Chances are that if you have been exposed to senior care to any extent - whether you are a caregiver, a family member or a senior yourself - you have probably interacted with a social worker. The question is, though, do you really know what that person does? Because March marks Social Workers' Month, now is the perfect time to explore exactly what these helpful professionals accomplish on a day-to-day basis so that we can understand just how valuable they are when it comes to keeping senior living running like clockwork.
Simply by hearing the phrase "social work," you can imagine the expansive range of responsibilities that people in this field have. While this generic term can apply to professionals working in a variety of settings, such as schools and even government agencies, geriatric social workers specifically deal with ensuring someone's senior care works in the best way possible for him or her. Because there are so many components that need to be sorted out at every stage of senior living, social workers have to juggle a number of different tasks to make this guarantee.
Assisting seniors themselves
A geriatric social worker has to sort out all of the details of a patient's care, taking into account the physical, mental and even logistical factors that play a role in deciding the nature of a person's immediate and future needs.
The Consortium of New York Geriatric Education Centers explained in an industry journal that, "gerontological social work interventions are directed at enhancing dignity, self-determination, personal fulfillment, quality of life, optimal functioning and ensuring the least restrictive living environment possible."
To accomplish these tasks, social workers intervene in numerous ways. For starters, they can examine the social needs of a senior. By determining the type of mental stimulation and interaction that would best suit a person, they can then make arrangements for them to join groups and organizations, participate in activities and go on outings that would all improve their quality of life and suit their personal preferences. This includes counseling sessions, which could help them speak with professionals about issues commonly associated with seniors, including helping them come to surpassing end-of-life emotional hurdles.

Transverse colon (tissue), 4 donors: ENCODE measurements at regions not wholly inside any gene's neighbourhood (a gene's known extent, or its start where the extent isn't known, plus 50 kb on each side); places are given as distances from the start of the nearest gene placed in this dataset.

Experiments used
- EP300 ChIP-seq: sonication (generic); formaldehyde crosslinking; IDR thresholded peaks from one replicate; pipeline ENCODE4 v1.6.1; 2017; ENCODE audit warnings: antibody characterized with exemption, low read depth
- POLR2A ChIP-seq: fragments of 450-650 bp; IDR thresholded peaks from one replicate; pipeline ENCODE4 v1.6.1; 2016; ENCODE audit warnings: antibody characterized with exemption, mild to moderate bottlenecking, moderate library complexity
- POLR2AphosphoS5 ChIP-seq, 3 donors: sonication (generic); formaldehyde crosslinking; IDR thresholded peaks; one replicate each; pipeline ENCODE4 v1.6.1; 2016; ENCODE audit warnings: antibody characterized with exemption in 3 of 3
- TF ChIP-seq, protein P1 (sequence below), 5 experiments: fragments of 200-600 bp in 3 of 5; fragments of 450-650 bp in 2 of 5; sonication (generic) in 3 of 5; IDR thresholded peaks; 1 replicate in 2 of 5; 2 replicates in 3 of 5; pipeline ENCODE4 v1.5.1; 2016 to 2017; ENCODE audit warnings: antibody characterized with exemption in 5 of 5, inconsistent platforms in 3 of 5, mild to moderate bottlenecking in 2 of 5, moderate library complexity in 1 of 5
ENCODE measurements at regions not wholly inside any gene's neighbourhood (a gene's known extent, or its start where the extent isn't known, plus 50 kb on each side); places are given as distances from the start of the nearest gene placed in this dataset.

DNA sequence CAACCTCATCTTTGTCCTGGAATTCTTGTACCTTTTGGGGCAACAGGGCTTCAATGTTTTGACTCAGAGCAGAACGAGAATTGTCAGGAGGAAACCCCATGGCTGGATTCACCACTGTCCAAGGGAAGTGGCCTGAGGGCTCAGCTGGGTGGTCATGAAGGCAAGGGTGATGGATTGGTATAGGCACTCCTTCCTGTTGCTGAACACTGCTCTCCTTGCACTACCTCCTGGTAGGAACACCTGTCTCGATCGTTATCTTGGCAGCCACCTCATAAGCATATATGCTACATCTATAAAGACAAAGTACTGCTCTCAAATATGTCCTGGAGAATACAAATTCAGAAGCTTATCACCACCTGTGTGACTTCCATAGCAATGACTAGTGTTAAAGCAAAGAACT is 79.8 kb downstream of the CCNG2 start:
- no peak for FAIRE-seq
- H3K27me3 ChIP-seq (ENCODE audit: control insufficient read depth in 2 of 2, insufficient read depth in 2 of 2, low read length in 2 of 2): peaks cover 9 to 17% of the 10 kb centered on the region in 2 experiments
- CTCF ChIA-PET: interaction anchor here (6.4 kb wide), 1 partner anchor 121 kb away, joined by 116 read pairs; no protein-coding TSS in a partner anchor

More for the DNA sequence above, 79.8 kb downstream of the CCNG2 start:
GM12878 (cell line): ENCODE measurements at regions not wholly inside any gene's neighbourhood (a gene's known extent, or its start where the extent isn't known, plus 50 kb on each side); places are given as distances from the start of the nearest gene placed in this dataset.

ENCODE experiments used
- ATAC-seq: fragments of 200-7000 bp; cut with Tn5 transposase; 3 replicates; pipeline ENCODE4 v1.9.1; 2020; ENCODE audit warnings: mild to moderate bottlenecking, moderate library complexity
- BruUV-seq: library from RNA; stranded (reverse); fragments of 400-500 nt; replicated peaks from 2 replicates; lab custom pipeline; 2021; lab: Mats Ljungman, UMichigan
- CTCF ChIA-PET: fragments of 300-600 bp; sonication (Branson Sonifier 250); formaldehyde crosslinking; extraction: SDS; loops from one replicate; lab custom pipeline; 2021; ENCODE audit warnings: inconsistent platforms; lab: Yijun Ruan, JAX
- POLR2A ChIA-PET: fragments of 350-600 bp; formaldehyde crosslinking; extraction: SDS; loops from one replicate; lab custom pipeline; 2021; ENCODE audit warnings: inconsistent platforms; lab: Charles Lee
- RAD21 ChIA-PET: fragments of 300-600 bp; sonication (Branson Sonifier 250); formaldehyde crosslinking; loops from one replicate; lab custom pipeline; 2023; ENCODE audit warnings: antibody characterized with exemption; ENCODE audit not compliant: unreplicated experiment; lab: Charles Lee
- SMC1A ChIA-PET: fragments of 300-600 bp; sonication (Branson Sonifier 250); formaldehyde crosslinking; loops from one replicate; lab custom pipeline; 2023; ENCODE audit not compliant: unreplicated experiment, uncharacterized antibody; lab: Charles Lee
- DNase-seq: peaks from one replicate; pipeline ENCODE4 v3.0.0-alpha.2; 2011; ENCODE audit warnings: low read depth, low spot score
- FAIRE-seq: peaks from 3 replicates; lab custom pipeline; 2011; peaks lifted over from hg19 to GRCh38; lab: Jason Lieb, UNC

In addition, these professionals can provide guidance in terms of the public and private services for which individuals are eligible. They can then walk seniors through the process of completing the necessary forms, providing guidance every step of the way so that these individuals can obtain all the extra assistance to which they are entitled. Not to mention, social workers are able to advocate for seniors' rights and step in whenever there are indications of elder abuse, working in conjunction with Adult Protective Services to be certain that their care is of the utmost quality.
Lending a helping hand to loved ones
Social workers also recognize that seniors are not alone when it comes to their care, as there are many loved ones who are actively involved. By sitting down with social workers, family members can tap into a wealth of information with regards to the supportive services and programs from which they would benefit. These professionals can help them take care of paperwork, including documents such as living wills and DNR orders, as well as assist loved ones with a seamless switch to long-term care provided by assisted living communities.
Social workers act as mediators among seniors, their families and health care professionals. They keep everyone on the same page, fostering clear and consistent communication. In the end, they can establish a plan that will work for each individual's care and keep everything on track.